The prices of meats, milk and cereals are expected to increase in the coming decades, dramatically reversing past trends. This is driven by increasing demands for food. Although higher prices can benefit agricultural producers, a larger number of poor consumers will have reduced access to food.
This is the key finding based on new projections for global food demand, produced by the International Food Policy Research Institute's 'IMPACT' model, and linked to 'SLAM', the International Livestock Research Institute's livestock allocation model.
The growing demand for food
Population and economic growth in developing countries are increasing the demand for food, particularly meat and milk. The growth in food consumption is shifting from developed to developing countries. The IMPACT model (see Figure 1 below) projects that under a 'business-as-usual' scenario:
- annual meat demand will increase by 6 to 23 kilograms per person worldwide by 2050
- the absolute increase will be fastest in Latin America, East and South Asia and the Pacific, with demand doubling in sub-Saharan Africa
- the demand for maize and other coarse grains for animal feed will increase global cereal demand by 553 million metric tons between 2000 and 2050 – nearly half of the total increase in demand for that period.
Figure 1: Projected per capita consumption of meats, 2000 and 2050
Source: International Food Policy Research Institute – International Model for Policy Analysis of Agricultural Commodities and Trade (IFPRI IMPACT) projections, September 2007 (Larger version)
With this strong demand, the model projects that livestock populations will also increase rapidly. Between 2000 and 2050:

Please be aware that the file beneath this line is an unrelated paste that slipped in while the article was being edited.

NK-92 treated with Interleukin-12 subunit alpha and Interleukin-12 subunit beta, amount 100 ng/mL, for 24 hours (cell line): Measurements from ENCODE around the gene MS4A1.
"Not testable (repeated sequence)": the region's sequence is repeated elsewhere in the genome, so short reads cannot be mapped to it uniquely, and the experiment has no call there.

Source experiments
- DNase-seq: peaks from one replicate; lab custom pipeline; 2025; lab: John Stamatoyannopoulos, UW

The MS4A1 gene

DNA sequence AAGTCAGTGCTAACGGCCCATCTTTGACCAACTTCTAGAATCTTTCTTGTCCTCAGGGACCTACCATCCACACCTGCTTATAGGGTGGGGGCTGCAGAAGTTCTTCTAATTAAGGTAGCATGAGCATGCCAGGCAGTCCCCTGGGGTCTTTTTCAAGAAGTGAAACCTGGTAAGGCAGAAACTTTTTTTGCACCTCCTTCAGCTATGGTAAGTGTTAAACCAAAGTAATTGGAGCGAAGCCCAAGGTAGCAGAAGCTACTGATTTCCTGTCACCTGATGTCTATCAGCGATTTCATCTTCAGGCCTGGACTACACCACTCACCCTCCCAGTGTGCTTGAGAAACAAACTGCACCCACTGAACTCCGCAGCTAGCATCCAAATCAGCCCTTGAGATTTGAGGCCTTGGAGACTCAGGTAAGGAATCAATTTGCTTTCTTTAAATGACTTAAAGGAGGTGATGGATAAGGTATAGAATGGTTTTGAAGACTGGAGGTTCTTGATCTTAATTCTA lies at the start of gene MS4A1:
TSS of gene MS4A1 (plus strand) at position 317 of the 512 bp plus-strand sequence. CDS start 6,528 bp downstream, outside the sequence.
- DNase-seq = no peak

- the global cattle population will increase from 1.5 billion to 2.6 billion
- the global goat and sheep population will increase from 1.7 billion to 2.7 billion.
Impacts of growing food demand and supply
These changes will progressively constrain food production, causing adverse impacts on food security and the environment. The rising demand for meat and milk is expected to contribute to increased prices for maize and other coarse grains and meals used for animal feed. It will also divert agricultural production away from food crops and towards livestock feed, reducing cereals for human consumption. This particularly hits poor consumers, as the price of cheap staple crops will rise. Additionally, growing demands for bioenergy will increase competition for water and land.
The expected growth in demand and supply will also mean profound changes for livestock production systems. Expanded market activity, and a rise in exports of livestock and livestock products, could threaten food safety and increase the risk of animal disease transmission, if appropriate food standards and regulatory systems are not implemented. Declining resource availability could lead to the degradation of land, water and animal genetic resources in livestock systems. In grassland-based systems, grazing intensity is projected to increase by 50 percent globally as early as 2030, which may result in resource degradation in places.
Considerable opportunities for livestock growth exist, but there is a danger that smallholder producers and other poor, livestock-dependent people may not be able to take advantage. This is because their access to markets and technologies is constrained. Long-term policies will be necessary to ensure that the development of livestock systems plays a role in reducing poverty, as well as mitigating negative environmental impacts, encouraging income equality and supporting progress towards reducing malnutrition. For example, policies will be needed to ensure that small-scale farmers can produce safe livestock products and sell them in appropriate markets.
Mark W. Rosegrant
Environment and Production Technology Division, International Food Policy Research Institute (IFPRI), 2033 K Street NW, Washington, DC 20006, USA
Philip K. Thornton
International Livestock Research Institute, P.O. Box 30709, Nairobi 00100, Kenya